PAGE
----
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I found the following sentence on a Youtube video. I think the reason that they use "were" in the following sentence is to express a second conditional meaning. However, I am not one hundred percent sure about it. Therefore, I would really appreciate it if someone let me know whether my understanding about this sentence is correct or not. What's more, is it grammatically correct if I replaced the "were" with "was" in the following sentence because while I was studying second conditionals, I heard that it is feasible to use "were" or "was" regardless of the singularity of the subject.


If something is or sounds poetic, it expresses emotions and ideas, as if it were coming from a poem.


Reference:-

https://youtu.be/lQDUEQd9jIs?list=WL&t=1297

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dileepaI think the reason that they use "were" in the following sentence is to express a second conditional meaning.

Right. It expresses a situation that does not really exist. It isn't coming from a poem, but it sounds the same as if it were coming from a poem. (If it were coming from a poem, it would sound like that.)

dileepais it grammatically correct if I replaced the "were" with "was" in the following sentence

Yes, but as an American, it bothers me a little to hear 'was' in that context.

Even so, "as if" is generally treated differently from just "if". After "as if" you will find almost any tense, while after just "if" the choice of tenses seems more limited.

dileepaI heard that it is feasible to use "were" or "was" regardless of the singularity of the subject.

To be sure you have this right, let me review the tenses after "if" in second conditionals:

if I were, if you were, if he were, if she were, if it were
if we were, if you were, if they were

But this can be relaxed to the following:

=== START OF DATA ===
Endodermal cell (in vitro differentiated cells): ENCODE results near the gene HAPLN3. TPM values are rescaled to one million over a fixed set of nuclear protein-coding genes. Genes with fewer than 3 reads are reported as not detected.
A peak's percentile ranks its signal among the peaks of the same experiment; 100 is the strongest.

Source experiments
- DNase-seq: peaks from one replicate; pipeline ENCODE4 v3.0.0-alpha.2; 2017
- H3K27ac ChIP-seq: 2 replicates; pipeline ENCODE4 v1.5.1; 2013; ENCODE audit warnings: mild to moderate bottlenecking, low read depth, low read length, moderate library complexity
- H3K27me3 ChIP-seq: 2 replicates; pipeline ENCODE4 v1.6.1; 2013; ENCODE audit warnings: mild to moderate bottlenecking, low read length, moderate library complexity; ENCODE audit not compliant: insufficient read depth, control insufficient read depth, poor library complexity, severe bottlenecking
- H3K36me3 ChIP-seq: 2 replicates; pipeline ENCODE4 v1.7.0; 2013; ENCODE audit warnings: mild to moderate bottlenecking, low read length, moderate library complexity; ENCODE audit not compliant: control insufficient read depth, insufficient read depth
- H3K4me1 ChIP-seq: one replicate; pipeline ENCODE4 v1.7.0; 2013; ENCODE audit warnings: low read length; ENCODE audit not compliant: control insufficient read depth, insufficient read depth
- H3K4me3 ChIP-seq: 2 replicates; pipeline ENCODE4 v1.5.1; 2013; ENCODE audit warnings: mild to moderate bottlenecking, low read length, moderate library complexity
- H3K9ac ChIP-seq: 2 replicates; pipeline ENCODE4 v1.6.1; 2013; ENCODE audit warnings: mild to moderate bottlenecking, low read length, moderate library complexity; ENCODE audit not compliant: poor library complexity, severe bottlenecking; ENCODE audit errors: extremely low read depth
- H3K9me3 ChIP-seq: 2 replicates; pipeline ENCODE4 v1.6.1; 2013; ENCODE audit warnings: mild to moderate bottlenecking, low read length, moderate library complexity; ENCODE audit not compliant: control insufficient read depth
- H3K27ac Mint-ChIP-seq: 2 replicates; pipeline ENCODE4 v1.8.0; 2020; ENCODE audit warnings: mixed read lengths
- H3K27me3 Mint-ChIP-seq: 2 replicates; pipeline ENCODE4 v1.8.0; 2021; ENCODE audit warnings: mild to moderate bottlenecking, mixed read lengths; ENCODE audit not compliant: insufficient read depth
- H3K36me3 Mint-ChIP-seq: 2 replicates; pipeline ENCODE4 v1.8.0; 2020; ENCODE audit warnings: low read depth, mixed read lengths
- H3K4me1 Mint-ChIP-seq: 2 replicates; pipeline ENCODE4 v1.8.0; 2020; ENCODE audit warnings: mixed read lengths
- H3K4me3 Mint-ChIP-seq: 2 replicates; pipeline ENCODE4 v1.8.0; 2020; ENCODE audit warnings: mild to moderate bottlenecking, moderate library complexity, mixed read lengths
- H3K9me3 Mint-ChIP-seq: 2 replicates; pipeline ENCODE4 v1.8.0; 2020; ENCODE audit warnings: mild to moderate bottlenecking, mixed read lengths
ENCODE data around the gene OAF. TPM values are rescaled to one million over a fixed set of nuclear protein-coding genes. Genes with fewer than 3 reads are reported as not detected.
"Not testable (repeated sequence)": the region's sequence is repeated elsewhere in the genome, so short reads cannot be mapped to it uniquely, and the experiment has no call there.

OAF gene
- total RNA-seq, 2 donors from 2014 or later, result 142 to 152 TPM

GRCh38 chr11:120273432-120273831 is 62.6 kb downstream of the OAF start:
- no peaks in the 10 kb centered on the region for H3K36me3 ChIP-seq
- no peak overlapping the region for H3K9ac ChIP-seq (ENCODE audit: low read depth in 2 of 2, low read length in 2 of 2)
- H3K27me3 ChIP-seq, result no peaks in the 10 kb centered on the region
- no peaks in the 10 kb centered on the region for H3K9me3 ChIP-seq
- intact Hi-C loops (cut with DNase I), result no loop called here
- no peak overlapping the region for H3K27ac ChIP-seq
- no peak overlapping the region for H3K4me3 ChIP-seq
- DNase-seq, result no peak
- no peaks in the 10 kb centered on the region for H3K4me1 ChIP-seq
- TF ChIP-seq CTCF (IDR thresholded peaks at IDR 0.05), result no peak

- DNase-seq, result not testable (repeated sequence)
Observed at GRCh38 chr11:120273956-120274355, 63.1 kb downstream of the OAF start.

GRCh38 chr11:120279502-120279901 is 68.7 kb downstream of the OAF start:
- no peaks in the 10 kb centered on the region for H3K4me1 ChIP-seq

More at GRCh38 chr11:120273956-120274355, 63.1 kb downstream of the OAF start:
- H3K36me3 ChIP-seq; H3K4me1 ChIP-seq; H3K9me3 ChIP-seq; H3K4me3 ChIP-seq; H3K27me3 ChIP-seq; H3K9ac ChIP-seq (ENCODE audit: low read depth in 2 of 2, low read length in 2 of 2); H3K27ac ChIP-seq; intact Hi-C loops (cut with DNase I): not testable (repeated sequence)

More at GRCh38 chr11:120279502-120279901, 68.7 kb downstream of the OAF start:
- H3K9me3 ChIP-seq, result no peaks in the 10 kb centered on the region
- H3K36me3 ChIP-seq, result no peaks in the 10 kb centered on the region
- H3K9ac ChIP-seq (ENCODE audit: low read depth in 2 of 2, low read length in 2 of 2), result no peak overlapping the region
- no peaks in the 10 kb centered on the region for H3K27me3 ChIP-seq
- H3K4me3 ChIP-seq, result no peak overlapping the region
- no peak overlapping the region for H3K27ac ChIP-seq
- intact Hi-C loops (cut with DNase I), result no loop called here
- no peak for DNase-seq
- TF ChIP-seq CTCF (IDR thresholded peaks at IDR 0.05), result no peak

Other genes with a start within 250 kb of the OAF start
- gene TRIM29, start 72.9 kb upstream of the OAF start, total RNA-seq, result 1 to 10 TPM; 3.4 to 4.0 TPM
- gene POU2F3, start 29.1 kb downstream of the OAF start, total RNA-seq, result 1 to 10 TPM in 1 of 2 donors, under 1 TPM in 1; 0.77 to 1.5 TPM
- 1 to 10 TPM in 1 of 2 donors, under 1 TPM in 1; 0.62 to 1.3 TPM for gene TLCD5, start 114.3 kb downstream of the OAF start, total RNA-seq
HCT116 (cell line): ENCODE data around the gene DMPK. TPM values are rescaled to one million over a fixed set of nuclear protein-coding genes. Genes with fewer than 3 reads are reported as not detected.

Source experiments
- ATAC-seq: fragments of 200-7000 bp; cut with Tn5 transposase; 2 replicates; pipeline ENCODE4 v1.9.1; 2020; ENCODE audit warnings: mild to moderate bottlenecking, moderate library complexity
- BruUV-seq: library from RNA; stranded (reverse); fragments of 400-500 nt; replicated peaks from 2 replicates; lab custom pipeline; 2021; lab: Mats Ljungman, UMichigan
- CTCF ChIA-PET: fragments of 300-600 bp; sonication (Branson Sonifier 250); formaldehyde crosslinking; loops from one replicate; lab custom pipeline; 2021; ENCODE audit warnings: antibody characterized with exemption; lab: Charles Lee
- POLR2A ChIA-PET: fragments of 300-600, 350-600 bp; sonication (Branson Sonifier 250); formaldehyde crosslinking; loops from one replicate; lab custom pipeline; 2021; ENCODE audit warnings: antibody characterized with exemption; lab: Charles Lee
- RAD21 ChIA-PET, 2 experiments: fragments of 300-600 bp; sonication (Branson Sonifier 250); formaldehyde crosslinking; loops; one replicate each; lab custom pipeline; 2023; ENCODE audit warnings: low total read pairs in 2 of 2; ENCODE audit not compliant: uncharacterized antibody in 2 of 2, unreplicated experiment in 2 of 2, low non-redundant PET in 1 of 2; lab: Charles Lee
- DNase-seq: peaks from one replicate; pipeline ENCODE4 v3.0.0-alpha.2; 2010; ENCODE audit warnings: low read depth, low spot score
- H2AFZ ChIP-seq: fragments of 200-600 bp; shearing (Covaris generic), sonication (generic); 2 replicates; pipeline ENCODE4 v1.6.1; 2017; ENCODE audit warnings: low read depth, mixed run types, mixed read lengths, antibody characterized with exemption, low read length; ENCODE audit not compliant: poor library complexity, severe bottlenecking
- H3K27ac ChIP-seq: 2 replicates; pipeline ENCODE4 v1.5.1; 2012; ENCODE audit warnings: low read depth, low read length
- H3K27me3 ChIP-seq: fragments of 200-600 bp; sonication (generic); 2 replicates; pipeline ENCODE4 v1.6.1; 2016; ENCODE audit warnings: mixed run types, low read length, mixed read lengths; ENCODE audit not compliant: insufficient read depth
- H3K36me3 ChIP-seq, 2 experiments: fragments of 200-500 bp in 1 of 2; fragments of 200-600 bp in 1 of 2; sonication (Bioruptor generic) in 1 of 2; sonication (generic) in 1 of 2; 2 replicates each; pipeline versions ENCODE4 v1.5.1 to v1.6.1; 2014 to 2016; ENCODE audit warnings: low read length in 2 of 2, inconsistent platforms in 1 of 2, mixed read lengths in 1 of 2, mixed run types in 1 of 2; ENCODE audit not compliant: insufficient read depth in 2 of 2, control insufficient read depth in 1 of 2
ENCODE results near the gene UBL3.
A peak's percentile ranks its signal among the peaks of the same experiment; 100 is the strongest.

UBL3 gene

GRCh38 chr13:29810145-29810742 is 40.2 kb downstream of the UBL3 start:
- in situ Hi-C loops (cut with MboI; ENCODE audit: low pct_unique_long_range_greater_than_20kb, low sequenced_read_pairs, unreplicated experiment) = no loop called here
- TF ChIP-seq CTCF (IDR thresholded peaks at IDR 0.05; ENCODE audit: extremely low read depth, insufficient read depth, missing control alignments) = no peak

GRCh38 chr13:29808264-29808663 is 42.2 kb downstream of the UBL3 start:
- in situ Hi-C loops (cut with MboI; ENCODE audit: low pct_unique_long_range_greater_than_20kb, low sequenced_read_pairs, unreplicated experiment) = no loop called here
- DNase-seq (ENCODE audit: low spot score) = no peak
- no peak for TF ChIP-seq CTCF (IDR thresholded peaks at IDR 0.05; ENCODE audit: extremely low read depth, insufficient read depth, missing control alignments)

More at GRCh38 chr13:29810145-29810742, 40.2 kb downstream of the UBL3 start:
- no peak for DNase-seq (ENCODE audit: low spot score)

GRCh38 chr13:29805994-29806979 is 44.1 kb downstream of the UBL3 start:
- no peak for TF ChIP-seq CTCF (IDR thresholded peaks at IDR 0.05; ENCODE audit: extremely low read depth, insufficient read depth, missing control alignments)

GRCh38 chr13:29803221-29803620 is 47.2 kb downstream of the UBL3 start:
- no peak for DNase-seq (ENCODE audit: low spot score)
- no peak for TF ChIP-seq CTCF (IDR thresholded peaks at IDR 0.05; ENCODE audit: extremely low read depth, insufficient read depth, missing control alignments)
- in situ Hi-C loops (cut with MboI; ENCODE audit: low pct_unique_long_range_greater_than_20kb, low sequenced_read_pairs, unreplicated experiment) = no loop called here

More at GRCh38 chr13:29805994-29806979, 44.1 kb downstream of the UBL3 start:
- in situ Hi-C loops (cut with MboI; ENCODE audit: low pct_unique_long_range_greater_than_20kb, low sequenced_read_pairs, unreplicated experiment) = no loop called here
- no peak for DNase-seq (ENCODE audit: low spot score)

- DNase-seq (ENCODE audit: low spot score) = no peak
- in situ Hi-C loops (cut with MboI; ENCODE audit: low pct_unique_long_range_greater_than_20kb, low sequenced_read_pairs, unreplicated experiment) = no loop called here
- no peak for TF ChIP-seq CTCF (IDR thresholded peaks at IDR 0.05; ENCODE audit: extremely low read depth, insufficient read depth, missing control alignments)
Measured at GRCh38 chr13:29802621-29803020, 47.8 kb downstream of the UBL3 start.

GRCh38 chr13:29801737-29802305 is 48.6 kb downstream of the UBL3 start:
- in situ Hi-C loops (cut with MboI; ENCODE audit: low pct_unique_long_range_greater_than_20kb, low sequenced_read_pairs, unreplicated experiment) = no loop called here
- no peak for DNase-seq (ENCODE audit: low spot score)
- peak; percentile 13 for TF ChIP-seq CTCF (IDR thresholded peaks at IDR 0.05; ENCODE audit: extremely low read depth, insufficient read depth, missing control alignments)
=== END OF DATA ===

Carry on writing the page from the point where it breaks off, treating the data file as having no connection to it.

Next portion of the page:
if I was, if you were, if he was, if she was, if is was
if we were, if you were, if they were

So if we was, if you was, and if they was are impossible.

CJ

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dileepaIf something is or sounds poetic, it expresses emotions and ideas, as if it were coming from a poem.

I'm a bit troubled by the conditionality in the sentence above. What I see is the zero conditional in the shape of If something is or sounds poetic, it expresses emotions and ideas. Now, the problem I have is how the truncated part of the second-conditional as if it were coming from a poem could be 'glued' to that zero-conditional clause without causing confusion.

anonymousthe problem I have is how the truncated part of the second-conditional as if it were coming from a poem could be 'glued' to that zero-conditional clause without causing confusion.

A native speaker hears it as the following two conditionals. (Recall that 'as' means 'in the same way that' here. This is the connector, i.e., 'glue'.)

[If something is or sounds poetic, it expresses emotions and ideas]0
in the same way that
[it (i.e., the 'something') would express emotions and ideas if it were coming from a poem]2nd.

Not to make it even more complicated, but the second conditional should probably be considered as a sub-part of the zero conditional, thus:

[If something is or sounds poetic, it expresses emotions and ideas
in the same way that
[it (i.e., the 'something') would express emotions and ideas if it were coming from a poem]2nd ]0.


CJ

CalifJim[If something is or sounds poetic, it expresses emotions and ideasin the same way that[it (i.e., the 'something') would express emotions and ideas if it were coming from a poem]2nd ]0.

I see. Thank you.

Students: Are you brave enough to let our tutors analyse your pronunciation?

In fact, based on your answer, I could realize that I was mistaken earlier because I thought that "if we was", "if you was", "if they was" are grammatically correct. Therefore, thank you very much for assisting me in understanding these points.

dileepaIn fact, based on your answer, I could realize that I was mistaken earlier because I thought that "if we was", "if you was", "if they was" are grammatically correct.

Oops!

dileepaTherefore, thank you very much for assisting me in understanding these points.

You're welcome.

CJ